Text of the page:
Dive In! Get a Closer Look at Saba’s Sea Life
The entire Caribbean is filled with excellent locations for diving, but Saba, an island in the Leeward Islands, is especially noteworthy for its numerous unique diving opportunities.
The island of Saba was created by a volcano eruption, creating its famous pinnacles of volcanic rock that slope at varying degrees in both shallow and deep water. The leeward side is quite popular; however the windward side of the island at times has better visibility in addition to different types of sea life. It’s definitely worth seeing both sides of Saba if at all possible.
Custom’s House: This site is rectangular in shape, which explains its nickname, “loaf of bread.” The sandy area has garden eels and southern stingrays before dropping off to sponges, gorgonians, and black coral.
Babylon: Dramatic ledges give way to lava and sand flows in this deep water area, where Caribbean reef sharks can often be seen. In the cave, you may find porgies and black jacks. Toward the shoreline, there is a blanket of barrel sponges and many coral-encrusted large rocks. Marine life includes hawksbill turtles, barracuda, nurse sharks, and morays.
Tent Reef: This is one of Saba’s most popular dive sites due to its beautiful structure and variety of sea life. A mini-wall and an area punctuated with boulders makes for an enjoyable swim. The sandy slope houses garden eels and southern stingrays, while the bright blue cherubfish, which are only two-inches in size, can be seen among the boulders. Other marine life that has been spotted in this region include hawksbill turtles, scorpionfish, frogfish, and longsnout seahorses.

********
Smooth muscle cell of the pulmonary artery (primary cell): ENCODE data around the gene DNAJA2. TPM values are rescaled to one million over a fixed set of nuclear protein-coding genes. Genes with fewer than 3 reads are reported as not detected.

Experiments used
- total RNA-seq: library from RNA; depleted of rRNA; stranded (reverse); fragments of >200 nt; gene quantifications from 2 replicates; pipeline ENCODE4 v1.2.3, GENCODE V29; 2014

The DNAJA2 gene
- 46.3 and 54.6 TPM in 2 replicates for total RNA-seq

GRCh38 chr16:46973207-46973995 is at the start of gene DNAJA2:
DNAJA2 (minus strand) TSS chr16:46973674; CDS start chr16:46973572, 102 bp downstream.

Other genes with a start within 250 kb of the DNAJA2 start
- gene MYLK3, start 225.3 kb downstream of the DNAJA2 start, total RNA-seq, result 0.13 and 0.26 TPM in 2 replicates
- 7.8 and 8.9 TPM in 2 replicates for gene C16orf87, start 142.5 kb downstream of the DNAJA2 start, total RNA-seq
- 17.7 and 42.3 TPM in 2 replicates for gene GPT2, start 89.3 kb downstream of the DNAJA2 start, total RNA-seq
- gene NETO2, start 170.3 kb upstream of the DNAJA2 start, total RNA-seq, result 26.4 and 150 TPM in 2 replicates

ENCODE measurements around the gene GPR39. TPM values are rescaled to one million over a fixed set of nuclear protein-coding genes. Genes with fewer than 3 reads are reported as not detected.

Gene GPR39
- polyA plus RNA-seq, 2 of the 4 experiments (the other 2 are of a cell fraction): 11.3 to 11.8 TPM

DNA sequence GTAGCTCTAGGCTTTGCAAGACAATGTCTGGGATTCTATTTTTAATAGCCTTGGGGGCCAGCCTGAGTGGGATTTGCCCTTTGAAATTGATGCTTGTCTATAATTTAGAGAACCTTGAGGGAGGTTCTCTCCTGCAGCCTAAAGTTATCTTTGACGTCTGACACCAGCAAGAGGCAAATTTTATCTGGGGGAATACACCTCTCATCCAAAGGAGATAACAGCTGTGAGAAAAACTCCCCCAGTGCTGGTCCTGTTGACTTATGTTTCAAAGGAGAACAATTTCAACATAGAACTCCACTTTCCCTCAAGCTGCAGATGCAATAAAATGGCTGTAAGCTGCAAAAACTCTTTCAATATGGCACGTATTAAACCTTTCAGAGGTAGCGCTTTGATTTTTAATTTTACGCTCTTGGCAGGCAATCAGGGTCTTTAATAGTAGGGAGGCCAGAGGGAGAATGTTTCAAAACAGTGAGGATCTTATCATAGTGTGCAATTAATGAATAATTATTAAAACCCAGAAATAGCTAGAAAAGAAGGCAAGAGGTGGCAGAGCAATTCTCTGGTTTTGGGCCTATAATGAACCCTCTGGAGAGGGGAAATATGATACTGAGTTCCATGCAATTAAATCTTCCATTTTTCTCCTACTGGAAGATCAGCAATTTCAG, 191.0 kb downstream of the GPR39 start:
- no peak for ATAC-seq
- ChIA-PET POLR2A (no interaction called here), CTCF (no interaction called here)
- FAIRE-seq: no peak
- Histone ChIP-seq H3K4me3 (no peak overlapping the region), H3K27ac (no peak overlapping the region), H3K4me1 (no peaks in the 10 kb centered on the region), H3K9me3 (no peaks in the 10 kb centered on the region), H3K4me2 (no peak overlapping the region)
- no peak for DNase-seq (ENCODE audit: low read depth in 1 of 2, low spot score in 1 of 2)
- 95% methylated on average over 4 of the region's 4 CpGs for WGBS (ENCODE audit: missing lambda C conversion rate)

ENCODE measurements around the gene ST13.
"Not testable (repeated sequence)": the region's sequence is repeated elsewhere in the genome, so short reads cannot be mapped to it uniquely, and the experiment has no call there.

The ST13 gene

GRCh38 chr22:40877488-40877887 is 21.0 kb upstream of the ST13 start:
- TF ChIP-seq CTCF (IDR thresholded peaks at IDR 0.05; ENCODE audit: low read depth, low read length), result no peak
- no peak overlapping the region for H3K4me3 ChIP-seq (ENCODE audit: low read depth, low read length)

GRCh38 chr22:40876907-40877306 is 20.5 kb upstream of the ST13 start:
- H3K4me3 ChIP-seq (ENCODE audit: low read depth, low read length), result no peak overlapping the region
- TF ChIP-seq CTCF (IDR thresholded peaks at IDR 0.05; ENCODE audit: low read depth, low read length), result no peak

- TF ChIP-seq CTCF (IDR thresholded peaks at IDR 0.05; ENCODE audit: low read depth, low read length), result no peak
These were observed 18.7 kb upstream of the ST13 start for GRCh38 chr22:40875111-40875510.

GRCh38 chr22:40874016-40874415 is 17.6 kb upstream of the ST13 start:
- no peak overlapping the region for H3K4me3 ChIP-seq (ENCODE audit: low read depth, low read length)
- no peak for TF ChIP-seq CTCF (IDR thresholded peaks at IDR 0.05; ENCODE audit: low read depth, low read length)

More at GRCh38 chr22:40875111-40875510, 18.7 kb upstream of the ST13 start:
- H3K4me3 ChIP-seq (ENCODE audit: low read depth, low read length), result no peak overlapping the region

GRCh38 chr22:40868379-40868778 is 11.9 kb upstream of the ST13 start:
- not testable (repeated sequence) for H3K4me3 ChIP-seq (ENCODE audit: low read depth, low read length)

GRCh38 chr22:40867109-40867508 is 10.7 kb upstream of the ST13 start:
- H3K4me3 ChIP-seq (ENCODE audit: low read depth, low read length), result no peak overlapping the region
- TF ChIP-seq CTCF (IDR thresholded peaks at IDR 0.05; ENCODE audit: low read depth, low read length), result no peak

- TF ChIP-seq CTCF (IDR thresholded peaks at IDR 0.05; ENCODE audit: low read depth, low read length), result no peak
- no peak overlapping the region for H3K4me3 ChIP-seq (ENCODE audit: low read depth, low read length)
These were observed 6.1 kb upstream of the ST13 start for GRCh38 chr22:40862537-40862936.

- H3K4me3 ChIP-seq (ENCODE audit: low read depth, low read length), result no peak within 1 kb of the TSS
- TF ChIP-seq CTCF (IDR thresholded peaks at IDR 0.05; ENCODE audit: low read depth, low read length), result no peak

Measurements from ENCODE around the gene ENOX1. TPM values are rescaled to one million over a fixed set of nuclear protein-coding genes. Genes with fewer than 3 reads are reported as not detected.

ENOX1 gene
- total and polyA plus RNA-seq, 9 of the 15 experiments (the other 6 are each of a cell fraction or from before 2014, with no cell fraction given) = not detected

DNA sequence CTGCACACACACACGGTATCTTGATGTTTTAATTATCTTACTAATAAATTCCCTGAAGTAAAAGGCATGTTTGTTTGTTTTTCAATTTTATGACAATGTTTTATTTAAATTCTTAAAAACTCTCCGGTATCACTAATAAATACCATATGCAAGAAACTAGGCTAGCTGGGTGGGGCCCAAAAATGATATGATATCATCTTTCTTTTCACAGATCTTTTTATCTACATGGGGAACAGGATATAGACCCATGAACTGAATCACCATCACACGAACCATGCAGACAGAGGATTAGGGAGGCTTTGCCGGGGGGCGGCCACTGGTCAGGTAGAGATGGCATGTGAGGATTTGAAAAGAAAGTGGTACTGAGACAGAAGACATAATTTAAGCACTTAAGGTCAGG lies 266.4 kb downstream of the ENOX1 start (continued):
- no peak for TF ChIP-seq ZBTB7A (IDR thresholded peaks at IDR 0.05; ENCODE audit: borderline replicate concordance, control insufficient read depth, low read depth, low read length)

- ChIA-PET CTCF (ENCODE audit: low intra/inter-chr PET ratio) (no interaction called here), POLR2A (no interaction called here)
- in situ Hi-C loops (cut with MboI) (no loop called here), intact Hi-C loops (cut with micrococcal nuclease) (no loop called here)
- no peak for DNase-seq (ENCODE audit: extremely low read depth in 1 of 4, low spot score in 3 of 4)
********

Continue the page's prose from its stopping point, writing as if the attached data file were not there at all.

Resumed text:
Tedran Reef: This multi-level dive has a sandy slope where bar jacks can be seen swimming with southern stingrays. A couple of large anchors are among some coral outcrops. The vertical drop-off creates a wall in which arrow blennies hide.
Shark Shoals: This secluded pinnacle offers amazing views. From a sea bed at 300 feet rise outcrops that offer amazing sponge formations and a variety of marine life. Sharks are common here as well as wahoo and mahi mahi in the shallower water. Two turtles, named Betty and Bob by the locals, also live here.
Saba is home to dozens of other breathtaking diving sites in addition to the ones listed above. Be sure to bring along an underwater camera to capture the stunning – almost surreal – views that you will see up close and personal on a diving tour of the island of Saba.